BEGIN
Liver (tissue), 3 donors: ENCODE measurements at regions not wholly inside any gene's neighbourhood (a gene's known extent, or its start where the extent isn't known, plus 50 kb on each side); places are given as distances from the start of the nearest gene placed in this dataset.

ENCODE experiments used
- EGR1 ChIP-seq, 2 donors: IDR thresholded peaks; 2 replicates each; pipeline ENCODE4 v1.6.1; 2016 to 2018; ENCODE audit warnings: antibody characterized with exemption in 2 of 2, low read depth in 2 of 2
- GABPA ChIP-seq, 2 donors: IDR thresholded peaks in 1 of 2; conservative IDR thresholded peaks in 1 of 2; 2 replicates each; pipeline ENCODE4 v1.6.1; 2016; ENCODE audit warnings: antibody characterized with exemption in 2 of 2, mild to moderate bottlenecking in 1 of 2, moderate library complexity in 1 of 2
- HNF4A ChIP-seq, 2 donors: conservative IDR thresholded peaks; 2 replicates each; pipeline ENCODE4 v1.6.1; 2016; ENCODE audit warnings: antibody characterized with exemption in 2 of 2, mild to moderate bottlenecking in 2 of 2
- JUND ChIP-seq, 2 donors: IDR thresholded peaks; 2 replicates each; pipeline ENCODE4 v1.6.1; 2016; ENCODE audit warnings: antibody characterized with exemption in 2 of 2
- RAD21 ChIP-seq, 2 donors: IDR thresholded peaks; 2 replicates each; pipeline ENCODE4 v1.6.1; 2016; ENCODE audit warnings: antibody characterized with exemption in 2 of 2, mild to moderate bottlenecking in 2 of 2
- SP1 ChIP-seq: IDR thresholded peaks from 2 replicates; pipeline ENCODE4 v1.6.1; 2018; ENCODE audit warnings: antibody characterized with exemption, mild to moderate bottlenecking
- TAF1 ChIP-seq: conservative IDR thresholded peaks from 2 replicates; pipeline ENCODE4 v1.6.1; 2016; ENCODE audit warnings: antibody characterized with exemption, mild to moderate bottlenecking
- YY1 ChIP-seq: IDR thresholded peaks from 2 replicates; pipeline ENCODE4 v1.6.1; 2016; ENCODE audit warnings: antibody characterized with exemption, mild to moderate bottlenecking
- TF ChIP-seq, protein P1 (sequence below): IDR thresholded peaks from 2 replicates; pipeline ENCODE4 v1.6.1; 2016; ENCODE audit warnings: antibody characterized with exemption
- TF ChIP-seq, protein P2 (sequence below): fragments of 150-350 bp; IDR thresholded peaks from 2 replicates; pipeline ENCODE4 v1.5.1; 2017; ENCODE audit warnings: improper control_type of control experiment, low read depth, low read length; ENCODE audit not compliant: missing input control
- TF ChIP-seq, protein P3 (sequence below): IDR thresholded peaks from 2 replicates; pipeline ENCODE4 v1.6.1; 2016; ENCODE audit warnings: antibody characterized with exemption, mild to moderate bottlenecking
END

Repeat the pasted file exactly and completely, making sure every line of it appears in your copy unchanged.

Liver (tissue), 3 donors: ENCODE measurements at regions not wholly inside any gene's neighbourhood (a gene's known extent, or its start where the extent isn't known, plus 50 kb on each side); places are given as distances from the start of the nearest gene placed in this dataset.

ENCODE experiments used
- EGR1 ChIP-seq, 2 donors: IDR thresholded peaks; 2 replicates each; pipeline ENCODE4 v1.6.1; 2016 to 2018; ENCODE audit warnings: antibody characterized with exemption in 2 of 2, low read depth in 2 of 2
- GABPA ChIP-seq, 2 donors: IDR thresholded peaks in 1 of 2; conservative IDR thresholded peaks in 1 of 2; 2 replicates each; pipeline ENCODE4 v1.6.1; 2016; ENCODE audit warnings: antibody characterized with exemption in 2 of 2, mild to moderate bottlenecking in 1 of 2, moderate library complexity in 1 of 2
- HNF4A ChIP-seq, 2 donors: conservative IDR thresholded peaks; 2 replicates each; pipeline ENCODE4 v1.6.1; 2016; ENCODE audit warnings: antibody characterized with exemption in 2 of 2, mild to moderate bottlenecking in 2 of 2
- JUND ChIP-seq, 2 donors: IDR thresholded peaks; 2 replicates each; pipeline ENCODE4 v1.6.1; 2016; ENCODE audit warnings: antibody characterized with exemption in 2 of 2
- RAD21 ChIP-seq, 2 donors: IDR thresholded peaks; 2 replicates each; pipeline ENCODE4 v1.6.1; 2016; ENCODE audit warnings: antibody characterized with exemption in 2 of 2, mild to moderate bottlenecking in 2 of 2
- SP1 ChIP-seq: IDR thresholded peaks from 2 replicates; pipeline ENCODE4 v1.6.1; 2018; ENCODE audit warnings: antibody characterized with exemption, mild to moderate bottlenecking
- TAF1 ChIP-seq: conservative IDR thresholded peaks from 2 replicates; pipeline ENCODE4 v1.6.1; 2016; ENCODE audit warnings: antibody characterized with exemption, mild to moderate bottlenecking
- YY1 ChIP-seq: IDR thresholded peaks from 2 replicates; pipeline ENCODE4 v1.6.1; 2016; ENCODE audit warnings: antibody characterized with exemption, mild to moderate bottlenecking
- TF ChIP-seq, protein P1 (sequence below): IDR thresholded peaks from 2 replicates; pipeline ENCODE4 v1.6.1; 2016; ENCODE audit warnings: antibody characterized with exemption
- TF ChIP-seq, protein P2 (sequence below): fragments of 150-350 bp; IDR thresholded peaks from 2 replicates; pipeline ENCODE4 v1.5.1; 2017; ENCODE audit warnings: improper control_type of control experiment, low read depth, low read length; ENCODE audit not compliant: missing input control
- TF ChIP-seq, protein P3 (sequence below): IDR thresholded peaks from 2 replicates; pipeline ENCODE4 v1.6.1; 2016; ENCODE audit warnings: antibody characterized with exemption, mild to moderate bottlenecking